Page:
A recent report by a 15-year-old intern at Morgan Stanley about how young people access their media sent consternation through the Twittersphere. Here Solihull teenager Anna Cooban gives her take on what’s hot and what’s not in the media world.
Deemed too ‘adult’, social networking site Twitter has a battle on its hands if it wants to charm users of a younger generation.
The problem is, it is perceived by us as a platform for celebrities to divulge uninteresting information concerning their private lives – quite hypocritical really considering many of these perpetrators will readily complain over an ‘intrusion of privacy’ when the media publish intimate details they haven’t Twittered. Instead, websites such as MySpace and Facebook have proved extremely popular within our teenage society.
With more than 200 millions active users, Facebook allows teenagers to share details and form friendships. However, it is MySpace which has unintentionally cultivated a virtual community obsessed with the amount of friends and picture comments belonging to each member. No longer are our profiles an innocent ploy to instigate new relationships, they are now a social veneer used to portray a false representation of our popularity.
We feel under immense pressure to appear appreciated within our peer group, and so are consequently fixated with obtaining a high number of comments to adorn our already over-stylized profiles. Some would argue that it is both natural and expected for teenagers to feel a certain degree of constraint to conform, although others would say these social networking sites only promote unhealthy competition and have become nothing more than a indication of an ability to be accepted. Nevertheless, we are using the internet now more than ever.
This is a stark contrast to the ever-depleting teenage readership of newspapers. The traditional newspaper struggles in comparison to the introduction of online newspapers and 24-hour televised news, as these are both readily available free of cost. We will only buy a newspaper if it is presented to us with a headline of interest, as opposed to the unconditional relationship the papers have historically enjoyed with their readerships.
This would usually include some depiction of a celebrity scandal, not the hard hitting sincere tone many front pages adopt today – I simply don’t believe we want to sift through endless journalistic vigour regarding the scandalous exploitation of MPs’ expenses system. These matters appear of little or no relevance to our way of life and, therefore, the large majority of young people favour more trivial reading such as fashion and sports magazines. Television will continue to engage us without needing to try.
The very idea that you can be entertained without the need for physical activity appeals to even the most animated teenager. With many programmes such as Hollyoaks and the US import 90210 proving popular, it is clear we prefer to view programmes consisting of other teenagers experiencing the same situations and challenges.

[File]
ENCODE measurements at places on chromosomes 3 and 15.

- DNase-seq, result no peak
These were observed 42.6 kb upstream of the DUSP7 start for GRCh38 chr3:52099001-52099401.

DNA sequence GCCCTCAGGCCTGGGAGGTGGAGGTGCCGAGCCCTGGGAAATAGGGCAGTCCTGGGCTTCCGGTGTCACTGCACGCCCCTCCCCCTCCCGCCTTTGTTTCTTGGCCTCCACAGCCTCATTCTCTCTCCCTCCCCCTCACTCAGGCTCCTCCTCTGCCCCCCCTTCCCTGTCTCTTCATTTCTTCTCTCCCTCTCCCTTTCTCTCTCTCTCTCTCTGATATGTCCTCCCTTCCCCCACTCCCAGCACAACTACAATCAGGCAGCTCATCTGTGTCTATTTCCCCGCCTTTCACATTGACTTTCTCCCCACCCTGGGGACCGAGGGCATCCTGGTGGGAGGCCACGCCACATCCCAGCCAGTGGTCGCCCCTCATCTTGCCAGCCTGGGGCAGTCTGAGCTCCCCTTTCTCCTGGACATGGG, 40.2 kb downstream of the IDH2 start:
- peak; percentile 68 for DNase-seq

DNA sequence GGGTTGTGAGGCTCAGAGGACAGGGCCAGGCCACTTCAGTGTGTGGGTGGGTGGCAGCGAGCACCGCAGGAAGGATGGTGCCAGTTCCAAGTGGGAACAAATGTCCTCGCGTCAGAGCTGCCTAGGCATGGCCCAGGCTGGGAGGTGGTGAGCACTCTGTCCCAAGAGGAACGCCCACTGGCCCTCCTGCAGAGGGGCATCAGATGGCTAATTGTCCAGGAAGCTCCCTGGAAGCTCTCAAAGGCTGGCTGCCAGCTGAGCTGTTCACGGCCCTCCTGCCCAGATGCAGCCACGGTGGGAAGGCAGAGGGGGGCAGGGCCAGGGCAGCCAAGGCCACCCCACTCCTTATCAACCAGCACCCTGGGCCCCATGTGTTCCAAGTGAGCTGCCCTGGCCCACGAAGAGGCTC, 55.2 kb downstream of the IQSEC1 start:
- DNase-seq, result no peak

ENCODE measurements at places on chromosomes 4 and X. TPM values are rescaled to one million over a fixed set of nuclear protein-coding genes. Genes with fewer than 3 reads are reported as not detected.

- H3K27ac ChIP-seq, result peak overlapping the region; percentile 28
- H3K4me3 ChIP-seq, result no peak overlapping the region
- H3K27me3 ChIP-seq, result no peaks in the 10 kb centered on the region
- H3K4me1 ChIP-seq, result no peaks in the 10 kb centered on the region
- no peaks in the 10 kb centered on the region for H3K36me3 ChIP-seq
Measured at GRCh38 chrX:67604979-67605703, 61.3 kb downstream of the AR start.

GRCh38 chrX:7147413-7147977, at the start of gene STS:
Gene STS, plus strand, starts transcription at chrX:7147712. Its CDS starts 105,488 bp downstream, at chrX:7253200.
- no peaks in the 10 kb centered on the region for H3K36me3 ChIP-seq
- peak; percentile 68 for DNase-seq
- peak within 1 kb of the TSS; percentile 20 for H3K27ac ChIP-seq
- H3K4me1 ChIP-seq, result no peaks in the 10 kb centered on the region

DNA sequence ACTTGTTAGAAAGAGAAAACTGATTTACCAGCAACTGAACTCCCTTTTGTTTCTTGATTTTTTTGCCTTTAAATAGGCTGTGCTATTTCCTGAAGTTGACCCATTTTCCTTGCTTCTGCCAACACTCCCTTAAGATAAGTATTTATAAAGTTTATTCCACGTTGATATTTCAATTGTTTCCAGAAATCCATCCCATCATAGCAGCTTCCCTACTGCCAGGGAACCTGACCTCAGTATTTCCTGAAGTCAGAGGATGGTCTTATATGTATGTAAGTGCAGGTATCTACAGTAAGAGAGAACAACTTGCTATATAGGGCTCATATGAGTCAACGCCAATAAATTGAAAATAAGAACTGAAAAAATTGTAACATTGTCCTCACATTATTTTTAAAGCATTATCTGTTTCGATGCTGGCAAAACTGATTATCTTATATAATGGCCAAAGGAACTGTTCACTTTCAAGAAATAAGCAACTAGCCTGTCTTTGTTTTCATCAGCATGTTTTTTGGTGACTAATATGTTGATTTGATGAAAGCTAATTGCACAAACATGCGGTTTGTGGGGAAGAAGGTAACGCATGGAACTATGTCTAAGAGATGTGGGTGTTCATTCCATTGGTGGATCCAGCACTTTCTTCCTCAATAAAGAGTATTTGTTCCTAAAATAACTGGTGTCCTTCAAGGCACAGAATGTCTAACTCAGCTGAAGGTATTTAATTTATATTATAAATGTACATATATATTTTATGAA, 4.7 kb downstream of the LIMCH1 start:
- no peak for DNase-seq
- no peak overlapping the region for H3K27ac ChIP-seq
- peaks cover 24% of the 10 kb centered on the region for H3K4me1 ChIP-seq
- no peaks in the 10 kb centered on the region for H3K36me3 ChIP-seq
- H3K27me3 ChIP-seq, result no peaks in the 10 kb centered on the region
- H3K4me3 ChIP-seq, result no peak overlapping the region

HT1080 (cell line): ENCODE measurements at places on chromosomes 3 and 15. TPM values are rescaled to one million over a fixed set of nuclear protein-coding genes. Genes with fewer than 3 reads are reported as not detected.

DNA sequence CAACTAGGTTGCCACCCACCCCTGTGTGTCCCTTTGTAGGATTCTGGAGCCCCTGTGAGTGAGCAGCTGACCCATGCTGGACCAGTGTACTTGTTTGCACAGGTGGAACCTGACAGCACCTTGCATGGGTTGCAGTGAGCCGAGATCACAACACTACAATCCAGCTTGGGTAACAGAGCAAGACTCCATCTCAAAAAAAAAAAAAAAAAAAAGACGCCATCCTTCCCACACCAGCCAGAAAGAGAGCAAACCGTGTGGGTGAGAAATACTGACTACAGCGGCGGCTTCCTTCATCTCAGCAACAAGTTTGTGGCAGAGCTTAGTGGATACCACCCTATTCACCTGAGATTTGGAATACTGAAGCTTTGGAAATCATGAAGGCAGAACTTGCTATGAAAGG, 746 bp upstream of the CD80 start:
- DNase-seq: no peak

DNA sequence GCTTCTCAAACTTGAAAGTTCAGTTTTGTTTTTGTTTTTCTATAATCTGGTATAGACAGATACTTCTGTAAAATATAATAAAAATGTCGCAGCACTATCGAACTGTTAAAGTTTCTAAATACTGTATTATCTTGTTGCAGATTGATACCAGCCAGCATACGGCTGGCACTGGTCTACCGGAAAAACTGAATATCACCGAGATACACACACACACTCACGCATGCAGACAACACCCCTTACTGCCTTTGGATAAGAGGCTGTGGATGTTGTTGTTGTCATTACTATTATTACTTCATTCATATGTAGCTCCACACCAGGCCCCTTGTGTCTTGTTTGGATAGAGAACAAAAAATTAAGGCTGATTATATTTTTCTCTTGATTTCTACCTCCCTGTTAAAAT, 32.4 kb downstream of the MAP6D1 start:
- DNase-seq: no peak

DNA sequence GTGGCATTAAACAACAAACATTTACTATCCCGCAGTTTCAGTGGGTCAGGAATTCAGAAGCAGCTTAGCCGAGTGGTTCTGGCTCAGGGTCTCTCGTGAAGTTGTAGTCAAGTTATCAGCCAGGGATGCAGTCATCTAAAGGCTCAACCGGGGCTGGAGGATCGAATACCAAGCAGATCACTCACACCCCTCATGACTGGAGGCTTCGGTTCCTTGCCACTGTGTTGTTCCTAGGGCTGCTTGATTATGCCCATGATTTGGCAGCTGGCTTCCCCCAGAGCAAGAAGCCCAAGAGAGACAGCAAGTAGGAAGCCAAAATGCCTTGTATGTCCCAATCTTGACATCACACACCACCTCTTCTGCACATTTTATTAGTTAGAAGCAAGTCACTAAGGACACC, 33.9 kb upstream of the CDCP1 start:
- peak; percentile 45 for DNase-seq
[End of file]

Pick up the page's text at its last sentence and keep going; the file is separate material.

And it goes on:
By relating to the events on screen, we are reassured that our inner turmoils are shared by others and so, subsequently, our self-esteem is bolstered. Reality TV is also favoured by the younger generation – Britain’s Got Talent this year drew in a staggering 19 million viewers for its final whereas the ever decreasing ratings of Big Brother are perhaps a reflection of a programme which has long passed its sell-by-date. The underwhelming tactics taken by the producers, designed to supposedly ‘captivate’ us, have all been seen before. Introducing new housemates, conjuring up absurd tasks and unveiling hidden rooms no longer keep us engaged. We begin to realise that we are merely observing an assortment of puerile, naive individuals who will willingly engage in fierce confrontation over a mild confusion with the shopping list.
Radio, like so many other forms of media, was once hugely successful in attracting us.
However, since the dawn of the iPod empire, the world and its teenagers have all awakened to an entirely different form of audio entertainment. The ipod dock allows you to conveniently breeze through your music library whilst the tiresome drivel of radio ‘chat’ is eliminated.
Also, the ability to pick and choose what music you are subjected to only increases our favour for the dock. It is no mystery as to why radio listening figures have been dwindling for quite some time. When the likes of Radio One presenter Chris Moyles, who only last year outraged many by his comments on Girls Aloud star Nicola Roberts who he branded a ‘sour-faced cow’ and ‘the ginger one’, is it any wonder that many young people are turning off in their droves – it is this brazen bullying which has once again confirmed the iPod’s status as the most favoured musical listening device.
Britain’s teenagers are clearly favouring social networking sites above all others forms of media. The pressure and need to conform within our peer group ultimately motivates us into following the ‘Facebook trend’.
By constantly updating and refining our profiles, we can create an achievable illusion of ourselves. Modifying personal details to our own advantage, combined with the capability to engage in conversation with just about anyone, strongly appeals to the us.
Therefore, as a result, the number of Facebook and MySpace members significantly increased when we were all awakened to a brand new world of virtual possibilities.
* Anna Cooban, is a student at Tudor Grange School, Solihull.